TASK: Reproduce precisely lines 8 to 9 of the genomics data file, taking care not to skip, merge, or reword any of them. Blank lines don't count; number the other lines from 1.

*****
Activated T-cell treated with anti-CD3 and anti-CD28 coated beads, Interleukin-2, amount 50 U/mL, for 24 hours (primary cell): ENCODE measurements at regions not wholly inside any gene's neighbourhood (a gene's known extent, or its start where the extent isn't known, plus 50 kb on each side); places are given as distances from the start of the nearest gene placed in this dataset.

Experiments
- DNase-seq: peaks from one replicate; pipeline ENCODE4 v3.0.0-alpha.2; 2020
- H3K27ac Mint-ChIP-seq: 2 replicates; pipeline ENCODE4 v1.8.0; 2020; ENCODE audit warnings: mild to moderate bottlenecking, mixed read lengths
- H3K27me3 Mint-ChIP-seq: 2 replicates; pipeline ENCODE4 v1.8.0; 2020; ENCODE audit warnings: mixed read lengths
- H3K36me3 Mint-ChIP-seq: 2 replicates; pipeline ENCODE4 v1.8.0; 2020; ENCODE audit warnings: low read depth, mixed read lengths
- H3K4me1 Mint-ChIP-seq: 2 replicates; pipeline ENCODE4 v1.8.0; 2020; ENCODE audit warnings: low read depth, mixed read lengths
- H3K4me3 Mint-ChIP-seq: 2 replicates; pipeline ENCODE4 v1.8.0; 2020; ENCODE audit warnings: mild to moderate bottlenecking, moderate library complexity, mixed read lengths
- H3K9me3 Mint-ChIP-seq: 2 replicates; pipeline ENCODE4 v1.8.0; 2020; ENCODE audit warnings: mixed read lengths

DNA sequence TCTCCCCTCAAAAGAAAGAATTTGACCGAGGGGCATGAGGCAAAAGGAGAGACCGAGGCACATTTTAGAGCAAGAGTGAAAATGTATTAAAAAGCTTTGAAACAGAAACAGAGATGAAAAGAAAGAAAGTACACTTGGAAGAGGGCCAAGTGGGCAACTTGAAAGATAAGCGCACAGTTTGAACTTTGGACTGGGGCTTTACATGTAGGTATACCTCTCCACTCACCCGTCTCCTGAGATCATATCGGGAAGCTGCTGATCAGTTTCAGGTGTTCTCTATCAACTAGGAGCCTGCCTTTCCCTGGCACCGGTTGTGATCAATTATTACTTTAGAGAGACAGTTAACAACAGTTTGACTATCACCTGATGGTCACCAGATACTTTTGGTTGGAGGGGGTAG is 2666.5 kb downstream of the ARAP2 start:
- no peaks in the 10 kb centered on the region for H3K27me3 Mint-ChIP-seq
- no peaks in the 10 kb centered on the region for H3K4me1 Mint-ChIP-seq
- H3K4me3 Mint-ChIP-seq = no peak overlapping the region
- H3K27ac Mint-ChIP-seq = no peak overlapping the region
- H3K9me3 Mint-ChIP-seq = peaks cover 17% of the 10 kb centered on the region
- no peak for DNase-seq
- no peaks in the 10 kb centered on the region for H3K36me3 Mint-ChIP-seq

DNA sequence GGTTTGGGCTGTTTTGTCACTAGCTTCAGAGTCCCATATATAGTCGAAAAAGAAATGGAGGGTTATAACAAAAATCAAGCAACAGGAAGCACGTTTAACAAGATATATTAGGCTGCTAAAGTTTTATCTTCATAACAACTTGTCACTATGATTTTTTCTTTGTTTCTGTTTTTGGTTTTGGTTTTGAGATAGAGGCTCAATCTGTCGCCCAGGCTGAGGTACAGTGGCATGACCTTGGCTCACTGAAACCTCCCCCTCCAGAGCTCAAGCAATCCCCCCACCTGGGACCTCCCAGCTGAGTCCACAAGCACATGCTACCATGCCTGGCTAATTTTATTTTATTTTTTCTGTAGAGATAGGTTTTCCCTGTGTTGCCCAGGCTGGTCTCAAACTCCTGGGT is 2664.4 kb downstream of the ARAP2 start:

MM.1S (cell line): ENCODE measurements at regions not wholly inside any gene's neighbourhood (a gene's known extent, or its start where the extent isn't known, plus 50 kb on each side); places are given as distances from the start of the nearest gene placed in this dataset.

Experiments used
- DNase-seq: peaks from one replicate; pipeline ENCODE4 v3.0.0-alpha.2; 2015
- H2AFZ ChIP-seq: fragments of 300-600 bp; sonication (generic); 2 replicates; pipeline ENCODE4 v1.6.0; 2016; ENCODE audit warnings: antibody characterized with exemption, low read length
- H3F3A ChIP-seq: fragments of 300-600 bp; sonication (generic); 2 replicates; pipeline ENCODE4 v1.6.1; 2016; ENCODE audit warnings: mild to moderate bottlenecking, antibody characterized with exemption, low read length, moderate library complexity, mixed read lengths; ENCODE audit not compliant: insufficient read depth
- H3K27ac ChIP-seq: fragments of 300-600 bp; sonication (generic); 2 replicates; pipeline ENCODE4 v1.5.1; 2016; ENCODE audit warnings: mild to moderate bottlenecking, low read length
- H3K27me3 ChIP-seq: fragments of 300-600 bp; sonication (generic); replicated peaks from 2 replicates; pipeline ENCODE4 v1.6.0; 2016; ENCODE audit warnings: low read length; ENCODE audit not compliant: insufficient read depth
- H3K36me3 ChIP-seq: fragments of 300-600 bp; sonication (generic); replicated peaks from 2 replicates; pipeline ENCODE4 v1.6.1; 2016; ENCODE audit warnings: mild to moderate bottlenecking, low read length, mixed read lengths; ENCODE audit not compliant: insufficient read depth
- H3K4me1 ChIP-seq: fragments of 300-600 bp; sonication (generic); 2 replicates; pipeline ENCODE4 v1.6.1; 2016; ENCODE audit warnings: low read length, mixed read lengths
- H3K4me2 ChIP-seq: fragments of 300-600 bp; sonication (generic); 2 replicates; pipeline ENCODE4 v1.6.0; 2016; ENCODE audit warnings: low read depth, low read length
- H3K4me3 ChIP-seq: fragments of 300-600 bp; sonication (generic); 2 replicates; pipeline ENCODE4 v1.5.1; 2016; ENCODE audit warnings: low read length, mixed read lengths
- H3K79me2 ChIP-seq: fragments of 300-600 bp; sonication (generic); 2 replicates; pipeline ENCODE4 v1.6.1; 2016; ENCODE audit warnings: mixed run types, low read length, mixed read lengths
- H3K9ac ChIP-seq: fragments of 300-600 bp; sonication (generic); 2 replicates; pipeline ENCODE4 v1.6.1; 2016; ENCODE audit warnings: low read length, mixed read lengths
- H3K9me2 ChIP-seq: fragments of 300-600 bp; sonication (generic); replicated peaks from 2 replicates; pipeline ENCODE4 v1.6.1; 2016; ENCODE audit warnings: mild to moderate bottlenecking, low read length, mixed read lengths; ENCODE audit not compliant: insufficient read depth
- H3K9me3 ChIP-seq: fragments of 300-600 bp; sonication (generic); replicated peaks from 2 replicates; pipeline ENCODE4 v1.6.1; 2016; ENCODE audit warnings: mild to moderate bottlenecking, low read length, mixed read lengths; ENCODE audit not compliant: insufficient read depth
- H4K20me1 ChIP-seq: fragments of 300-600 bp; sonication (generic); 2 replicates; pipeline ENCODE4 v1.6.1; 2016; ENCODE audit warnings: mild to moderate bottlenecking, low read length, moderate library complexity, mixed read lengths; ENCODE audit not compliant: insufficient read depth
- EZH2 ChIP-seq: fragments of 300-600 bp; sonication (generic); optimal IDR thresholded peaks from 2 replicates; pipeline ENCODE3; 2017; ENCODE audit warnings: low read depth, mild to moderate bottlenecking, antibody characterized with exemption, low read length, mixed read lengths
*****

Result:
- H3K4me3 Mint-ChIP-seq: 2 replicates; pipeline ENCODE4 v1.8.0; 2020; ENCODE audit warnings: mild to moderate bottlenecking, moderate library complexity, mixed read lengths
- H3K9me3 Mint-ChIP-seq: 2 replicates; pipeline ENCODE4 v1.8.0; 2020; ENCODE audit warnings: mixed read lengths